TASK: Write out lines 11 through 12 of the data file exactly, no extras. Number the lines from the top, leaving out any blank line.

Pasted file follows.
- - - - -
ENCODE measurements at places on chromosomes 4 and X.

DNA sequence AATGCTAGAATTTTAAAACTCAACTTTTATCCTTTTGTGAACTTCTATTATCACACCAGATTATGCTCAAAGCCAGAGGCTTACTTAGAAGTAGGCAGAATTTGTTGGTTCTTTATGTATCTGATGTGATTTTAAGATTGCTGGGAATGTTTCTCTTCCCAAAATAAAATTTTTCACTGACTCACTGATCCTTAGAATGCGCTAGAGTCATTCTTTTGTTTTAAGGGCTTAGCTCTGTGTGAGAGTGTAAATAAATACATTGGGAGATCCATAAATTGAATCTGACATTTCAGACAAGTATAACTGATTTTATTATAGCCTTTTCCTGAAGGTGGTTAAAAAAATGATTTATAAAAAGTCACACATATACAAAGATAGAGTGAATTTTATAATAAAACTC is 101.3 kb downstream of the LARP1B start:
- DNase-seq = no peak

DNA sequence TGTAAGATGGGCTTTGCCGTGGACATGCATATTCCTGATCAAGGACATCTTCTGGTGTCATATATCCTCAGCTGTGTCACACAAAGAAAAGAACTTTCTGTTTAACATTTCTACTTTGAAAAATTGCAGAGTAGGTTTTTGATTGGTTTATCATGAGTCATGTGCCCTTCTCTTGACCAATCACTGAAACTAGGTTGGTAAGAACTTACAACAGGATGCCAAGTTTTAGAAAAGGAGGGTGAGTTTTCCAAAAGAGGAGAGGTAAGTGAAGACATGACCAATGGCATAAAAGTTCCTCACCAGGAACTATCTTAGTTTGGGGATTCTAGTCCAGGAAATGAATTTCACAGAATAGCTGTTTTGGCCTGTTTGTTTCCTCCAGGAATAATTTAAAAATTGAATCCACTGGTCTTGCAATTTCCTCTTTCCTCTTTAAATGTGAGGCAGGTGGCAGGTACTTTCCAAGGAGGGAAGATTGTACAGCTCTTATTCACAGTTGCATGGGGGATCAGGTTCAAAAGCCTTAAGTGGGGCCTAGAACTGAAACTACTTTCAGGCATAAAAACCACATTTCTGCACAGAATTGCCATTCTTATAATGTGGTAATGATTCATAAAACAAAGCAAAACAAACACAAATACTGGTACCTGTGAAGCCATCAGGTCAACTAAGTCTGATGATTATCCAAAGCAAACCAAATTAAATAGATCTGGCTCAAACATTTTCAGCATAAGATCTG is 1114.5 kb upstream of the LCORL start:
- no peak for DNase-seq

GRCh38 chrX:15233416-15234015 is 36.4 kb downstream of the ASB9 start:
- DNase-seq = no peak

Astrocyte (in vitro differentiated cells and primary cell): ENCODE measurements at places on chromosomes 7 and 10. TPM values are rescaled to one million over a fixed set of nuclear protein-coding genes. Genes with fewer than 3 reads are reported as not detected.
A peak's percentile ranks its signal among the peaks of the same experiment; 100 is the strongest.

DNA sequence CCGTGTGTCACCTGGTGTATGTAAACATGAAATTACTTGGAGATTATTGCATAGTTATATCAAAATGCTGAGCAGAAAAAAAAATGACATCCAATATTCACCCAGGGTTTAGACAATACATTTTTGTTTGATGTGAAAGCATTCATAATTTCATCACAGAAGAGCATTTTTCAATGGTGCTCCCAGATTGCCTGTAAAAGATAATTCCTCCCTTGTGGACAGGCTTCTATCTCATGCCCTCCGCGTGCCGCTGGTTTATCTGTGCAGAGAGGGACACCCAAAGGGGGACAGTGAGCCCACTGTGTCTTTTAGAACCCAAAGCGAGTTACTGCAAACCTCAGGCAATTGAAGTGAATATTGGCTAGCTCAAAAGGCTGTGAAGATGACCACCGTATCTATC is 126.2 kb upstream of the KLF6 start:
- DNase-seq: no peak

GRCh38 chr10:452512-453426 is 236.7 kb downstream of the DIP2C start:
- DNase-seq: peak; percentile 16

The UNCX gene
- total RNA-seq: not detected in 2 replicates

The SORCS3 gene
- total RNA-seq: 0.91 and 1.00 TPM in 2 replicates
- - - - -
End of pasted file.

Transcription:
- DNase-seq: no peak

GRCh38 chr10:452512-453426 is 236.7 kb downstream of the DIP2C start: